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PC turns off randomly after I cleaned it thoroughly

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  • Power Supplies
  • Components
Last response: in Components
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August 30, 2010 2:22:27 AM

The problem:

System keeps turning off randomly after I reassembled it! Had taken it apart to clean it up with an air blower.

The System:

AMD Phenom II X3 720 BE
ECS A790GXM-AD3 (Socket AM3)
Corsair XMS3 DDR3 1333Mhz 4GB Twinkit
HIS Radeon HD 5770 1GB
WD Caviar Green 640GB
ASUS U-65GA 650W PSU
CM690 with three stock fans
GlacialTech F101 CPU Cooler
NoiseBlocker 120mm 2000rpm fan x 2 (on CPU cooler)
NoiseBlocker 140mm 1600rpm fan (exhaust top back CM690)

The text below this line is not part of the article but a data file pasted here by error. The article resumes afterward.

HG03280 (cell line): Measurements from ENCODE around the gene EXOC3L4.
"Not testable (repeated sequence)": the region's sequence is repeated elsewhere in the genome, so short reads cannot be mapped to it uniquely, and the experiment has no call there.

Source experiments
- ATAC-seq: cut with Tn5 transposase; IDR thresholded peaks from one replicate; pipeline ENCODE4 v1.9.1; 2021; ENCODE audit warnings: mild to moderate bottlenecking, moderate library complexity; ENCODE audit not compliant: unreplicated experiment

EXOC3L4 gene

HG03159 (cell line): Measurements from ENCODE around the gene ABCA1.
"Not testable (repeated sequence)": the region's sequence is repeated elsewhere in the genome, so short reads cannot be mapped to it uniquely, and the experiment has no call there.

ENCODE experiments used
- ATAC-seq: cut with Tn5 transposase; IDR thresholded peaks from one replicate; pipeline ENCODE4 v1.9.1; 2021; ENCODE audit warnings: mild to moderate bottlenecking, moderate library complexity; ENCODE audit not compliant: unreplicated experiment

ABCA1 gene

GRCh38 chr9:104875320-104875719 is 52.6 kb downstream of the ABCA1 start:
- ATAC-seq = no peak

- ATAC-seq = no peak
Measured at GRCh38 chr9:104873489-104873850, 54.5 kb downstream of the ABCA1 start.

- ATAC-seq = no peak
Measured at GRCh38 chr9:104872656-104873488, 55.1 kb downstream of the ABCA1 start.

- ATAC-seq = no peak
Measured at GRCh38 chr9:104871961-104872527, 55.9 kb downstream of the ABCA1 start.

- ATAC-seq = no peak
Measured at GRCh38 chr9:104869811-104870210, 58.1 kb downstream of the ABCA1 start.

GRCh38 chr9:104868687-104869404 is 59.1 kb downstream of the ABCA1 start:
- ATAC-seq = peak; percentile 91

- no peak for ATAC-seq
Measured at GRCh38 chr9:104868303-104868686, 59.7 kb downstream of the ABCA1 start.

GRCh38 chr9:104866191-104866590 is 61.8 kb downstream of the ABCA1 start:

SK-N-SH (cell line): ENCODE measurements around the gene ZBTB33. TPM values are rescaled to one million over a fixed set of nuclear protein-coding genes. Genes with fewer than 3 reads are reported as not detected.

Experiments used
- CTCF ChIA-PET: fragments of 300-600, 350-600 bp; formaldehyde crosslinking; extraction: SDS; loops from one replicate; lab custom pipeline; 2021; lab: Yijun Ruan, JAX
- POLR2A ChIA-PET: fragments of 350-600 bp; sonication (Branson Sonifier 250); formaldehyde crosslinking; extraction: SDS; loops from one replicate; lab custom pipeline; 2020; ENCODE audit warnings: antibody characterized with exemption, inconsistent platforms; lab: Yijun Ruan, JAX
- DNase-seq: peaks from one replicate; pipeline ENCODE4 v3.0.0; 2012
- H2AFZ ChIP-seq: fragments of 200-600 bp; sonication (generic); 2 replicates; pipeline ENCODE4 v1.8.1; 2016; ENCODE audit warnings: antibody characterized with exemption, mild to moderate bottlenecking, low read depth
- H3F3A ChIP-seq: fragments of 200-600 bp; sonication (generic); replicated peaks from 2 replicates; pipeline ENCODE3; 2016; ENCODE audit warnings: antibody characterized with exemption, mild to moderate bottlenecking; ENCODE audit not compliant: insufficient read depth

Stock 120mm CM690 fans on front, side, and rear.
GlacialTech 120mm 900rpm cooler fan being used as a secondary front fan

The Story:

Okay so I'm facing a rather weird problem. I did a thorough cleanup of my desktop which had gathered a lot of dust. I took apart everything from the motherboard, GPU, CPU, Cooler to all the components of the CM690 chassis and used a high pressure air blower to clean everything up! That's pretty much the routine maintenance I do every couple of months.

I also added three new case fans to my CM690 (to work along the stock fans). All three are from Noise Blocker. One is 140mm while the other two were 120mm.

I decided to install the two new 120mm fans on my GlacialTech F101 CPU Cooler and use the stock 120mm fan that came with it as a case fan. So attached the new fans to the cooler rather comfortably and then reassembled my PC. I did have a gut feeling that I may not have applied the the thermal compound correctly because my right hand was shaking too much after prolonged use of that powerful air blower.